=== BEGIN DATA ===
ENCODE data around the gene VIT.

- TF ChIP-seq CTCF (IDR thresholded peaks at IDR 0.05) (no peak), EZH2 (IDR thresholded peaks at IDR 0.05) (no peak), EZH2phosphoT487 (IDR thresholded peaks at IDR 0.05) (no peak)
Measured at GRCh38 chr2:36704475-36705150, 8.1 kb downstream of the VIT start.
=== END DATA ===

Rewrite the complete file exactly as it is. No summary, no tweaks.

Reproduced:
ENCODE data around the gene VIT.

- TF ChIP-seq CTCF (IDR thresholded peaks at IDR 0.05) (no peak), EZH2 (IDR thresholded peaks at IDR 0.05) (no peak), EZH2phosphoT487 (IDR thresholded peaks at IDR 0.05) (no peak)
Measured at GRCh38 chr2:36704475-36705150, 8.1 kb downstream of the VIT start.